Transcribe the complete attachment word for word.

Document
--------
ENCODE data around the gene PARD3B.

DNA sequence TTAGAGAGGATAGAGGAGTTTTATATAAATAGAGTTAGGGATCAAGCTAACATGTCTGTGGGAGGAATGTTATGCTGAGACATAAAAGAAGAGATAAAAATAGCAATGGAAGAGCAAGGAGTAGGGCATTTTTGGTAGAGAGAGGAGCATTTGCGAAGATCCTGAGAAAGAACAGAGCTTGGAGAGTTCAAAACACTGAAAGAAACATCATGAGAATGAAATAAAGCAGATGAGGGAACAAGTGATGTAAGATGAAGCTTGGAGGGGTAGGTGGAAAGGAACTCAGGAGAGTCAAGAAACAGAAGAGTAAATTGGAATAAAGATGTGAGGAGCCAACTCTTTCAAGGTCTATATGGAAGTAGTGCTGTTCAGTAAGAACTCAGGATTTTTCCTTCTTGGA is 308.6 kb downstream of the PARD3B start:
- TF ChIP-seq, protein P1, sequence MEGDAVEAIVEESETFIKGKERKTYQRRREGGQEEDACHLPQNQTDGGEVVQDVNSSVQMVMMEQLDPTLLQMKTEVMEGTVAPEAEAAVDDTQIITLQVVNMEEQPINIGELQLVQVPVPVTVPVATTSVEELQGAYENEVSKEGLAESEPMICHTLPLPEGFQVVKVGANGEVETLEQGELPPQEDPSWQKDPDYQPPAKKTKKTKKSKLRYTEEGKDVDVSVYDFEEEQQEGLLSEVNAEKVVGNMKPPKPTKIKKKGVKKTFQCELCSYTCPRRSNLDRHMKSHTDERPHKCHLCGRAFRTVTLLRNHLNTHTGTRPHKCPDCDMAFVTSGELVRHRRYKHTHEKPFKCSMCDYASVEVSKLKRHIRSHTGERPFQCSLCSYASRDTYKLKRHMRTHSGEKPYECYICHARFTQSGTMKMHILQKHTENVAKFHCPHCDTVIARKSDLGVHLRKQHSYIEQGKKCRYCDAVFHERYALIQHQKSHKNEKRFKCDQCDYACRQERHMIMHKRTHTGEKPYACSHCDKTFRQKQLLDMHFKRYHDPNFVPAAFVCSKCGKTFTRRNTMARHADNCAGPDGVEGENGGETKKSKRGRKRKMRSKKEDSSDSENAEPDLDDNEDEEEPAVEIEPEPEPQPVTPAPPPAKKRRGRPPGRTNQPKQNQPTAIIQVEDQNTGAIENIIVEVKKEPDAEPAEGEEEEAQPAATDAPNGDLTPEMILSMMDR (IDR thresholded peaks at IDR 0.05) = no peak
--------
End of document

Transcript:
ENCODE data around the gene PARD3B.

DNA sequence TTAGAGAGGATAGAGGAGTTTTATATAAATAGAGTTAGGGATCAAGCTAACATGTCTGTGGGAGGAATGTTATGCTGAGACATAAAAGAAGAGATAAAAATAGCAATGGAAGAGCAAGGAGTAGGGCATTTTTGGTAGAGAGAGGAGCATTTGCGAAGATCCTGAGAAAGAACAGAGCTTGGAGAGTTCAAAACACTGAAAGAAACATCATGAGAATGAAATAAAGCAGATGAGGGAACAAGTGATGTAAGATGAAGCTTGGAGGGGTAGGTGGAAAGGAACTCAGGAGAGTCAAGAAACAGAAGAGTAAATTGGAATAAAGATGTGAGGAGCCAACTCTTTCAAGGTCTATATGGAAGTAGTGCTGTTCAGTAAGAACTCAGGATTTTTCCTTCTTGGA is 308.6 kb downstream of the PARD3B start:
- TF ChIP-seq, protein P1, sequence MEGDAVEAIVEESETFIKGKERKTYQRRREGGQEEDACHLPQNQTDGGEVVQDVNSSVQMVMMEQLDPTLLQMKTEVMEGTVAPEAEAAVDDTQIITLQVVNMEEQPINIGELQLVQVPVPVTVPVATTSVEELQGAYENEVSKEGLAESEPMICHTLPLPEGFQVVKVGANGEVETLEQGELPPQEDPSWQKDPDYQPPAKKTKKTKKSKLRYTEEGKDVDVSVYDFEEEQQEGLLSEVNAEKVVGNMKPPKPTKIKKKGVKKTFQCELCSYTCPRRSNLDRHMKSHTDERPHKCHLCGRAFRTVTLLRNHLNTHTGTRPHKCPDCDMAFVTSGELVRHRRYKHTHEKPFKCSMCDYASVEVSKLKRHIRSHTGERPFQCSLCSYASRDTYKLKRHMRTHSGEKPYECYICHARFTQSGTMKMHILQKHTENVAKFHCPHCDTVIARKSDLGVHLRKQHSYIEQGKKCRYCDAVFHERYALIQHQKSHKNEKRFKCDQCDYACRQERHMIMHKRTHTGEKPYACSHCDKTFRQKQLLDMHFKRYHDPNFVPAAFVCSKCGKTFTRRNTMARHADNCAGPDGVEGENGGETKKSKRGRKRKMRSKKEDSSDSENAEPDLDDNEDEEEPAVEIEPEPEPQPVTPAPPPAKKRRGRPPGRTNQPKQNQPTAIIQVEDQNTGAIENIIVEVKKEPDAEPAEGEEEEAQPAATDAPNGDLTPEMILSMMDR (IDR thresholded peaks at IDR 0.05) = no peak